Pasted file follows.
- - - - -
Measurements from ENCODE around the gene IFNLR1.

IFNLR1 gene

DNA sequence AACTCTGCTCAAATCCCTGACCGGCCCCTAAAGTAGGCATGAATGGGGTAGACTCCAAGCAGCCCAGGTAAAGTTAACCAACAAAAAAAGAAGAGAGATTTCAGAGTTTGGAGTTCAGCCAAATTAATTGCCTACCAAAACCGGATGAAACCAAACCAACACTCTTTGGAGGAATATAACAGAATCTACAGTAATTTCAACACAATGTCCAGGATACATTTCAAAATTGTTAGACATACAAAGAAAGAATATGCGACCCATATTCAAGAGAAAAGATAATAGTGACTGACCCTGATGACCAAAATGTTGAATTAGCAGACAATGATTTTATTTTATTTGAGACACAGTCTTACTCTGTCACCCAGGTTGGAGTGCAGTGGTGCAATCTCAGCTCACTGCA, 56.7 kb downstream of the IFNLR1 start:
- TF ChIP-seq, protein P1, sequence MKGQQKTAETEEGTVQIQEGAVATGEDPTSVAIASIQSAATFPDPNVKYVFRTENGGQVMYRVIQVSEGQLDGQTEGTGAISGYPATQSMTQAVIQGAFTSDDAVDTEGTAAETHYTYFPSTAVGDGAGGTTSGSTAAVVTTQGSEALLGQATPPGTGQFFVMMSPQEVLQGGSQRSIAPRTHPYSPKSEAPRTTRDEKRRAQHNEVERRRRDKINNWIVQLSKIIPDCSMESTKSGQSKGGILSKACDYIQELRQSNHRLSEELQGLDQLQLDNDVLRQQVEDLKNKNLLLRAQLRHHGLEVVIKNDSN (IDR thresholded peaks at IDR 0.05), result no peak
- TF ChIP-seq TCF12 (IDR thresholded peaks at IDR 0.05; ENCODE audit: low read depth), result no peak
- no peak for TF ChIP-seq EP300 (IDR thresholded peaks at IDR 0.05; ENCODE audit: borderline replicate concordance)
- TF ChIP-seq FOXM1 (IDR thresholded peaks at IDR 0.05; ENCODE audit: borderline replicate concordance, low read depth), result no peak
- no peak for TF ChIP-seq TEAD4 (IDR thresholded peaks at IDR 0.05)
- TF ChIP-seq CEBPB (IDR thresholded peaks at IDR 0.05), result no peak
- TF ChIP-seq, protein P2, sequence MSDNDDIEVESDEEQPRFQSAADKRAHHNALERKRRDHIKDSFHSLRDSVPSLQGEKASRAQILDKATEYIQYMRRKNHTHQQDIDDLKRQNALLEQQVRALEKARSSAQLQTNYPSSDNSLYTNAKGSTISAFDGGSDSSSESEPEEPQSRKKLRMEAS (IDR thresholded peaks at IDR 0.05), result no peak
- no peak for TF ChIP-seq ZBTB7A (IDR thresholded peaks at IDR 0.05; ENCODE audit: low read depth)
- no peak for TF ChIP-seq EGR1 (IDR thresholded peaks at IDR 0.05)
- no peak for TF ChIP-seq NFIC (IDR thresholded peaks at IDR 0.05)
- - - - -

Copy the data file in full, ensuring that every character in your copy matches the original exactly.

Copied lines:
Measurements from ENCODE around the gene IFNLR1.

IFNLR1 gene

DNA sequence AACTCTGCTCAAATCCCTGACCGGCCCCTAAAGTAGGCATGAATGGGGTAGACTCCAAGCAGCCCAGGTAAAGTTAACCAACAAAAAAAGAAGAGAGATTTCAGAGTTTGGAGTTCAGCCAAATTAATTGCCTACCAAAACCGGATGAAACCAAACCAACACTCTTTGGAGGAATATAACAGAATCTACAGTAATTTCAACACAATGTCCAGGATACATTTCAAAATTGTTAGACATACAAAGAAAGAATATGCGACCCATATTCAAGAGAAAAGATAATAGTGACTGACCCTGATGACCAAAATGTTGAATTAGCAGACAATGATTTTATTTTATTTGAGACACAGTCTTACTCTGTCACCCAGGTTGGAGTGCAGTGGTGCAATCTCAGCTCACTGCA, 56.7 kb downstream of the IFNLR1 start:
- TF ChIP-seq, protein P1, sequence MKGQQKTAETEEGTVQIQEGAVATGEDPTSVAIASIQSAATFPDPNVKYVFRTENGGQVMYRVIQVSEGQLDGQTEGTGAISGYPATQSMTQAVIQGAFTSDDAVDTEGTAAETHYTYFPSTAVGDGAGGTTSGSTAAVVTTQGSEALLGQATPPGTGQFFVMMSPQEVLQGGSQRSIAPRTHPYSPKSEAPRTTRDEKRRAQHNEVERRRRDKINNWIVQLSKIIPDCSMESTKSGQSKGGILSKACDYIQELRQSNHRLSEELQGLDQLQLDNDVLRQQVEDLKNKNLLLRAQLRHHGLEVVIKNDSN (IDR thresholded peaks at IDR 0.05), result no peak
- TF ChIP-seq TCF12 (IDR thresholded peaks at IDR 0.05; ENCODE audit: low read depth), result no peak
- no peak for TF ChIP-seq EP300 (IDR thresholded peaks at IDR 0.05; ENCODE audit: borderline replicate concordance)
- TF ChIP-seq FOXM1 (IDR thresholded peaks at IDR 0.05; ENCODE audit: borderline replicate concordance, low read depth), result no peak
- no peak for TF ChIP-seq TEAD4 (IDR thresholded peaks at IDR 0.05)
- TF ChIP-seq CEBPB (IDR thresholded peaks at IDR 0.05), result no peak
- TF ChIP-seq, protein P2, sequence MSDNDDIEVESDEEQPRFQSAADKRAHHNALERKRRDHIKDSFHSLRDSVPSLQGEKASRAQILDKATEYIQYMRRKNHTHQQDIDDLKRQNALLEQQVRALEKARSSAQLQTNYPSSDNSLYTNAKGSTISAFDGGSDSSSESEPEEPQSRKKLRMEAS (IDR thresholded peaks at IDR 0.05), result no peak
- no peak for TF ChIP-seq ZBTB7A (IDR thresholded peaks at IDR 0.05; ENCODE audit: low read depth)
- no peak for TF ChIP-seq EGR1 (IDR thresholded peaks at IDR 0.05)
- no peak for TF ChIP-seq NFIC (IDR thresholded peaks at IDR 0.05)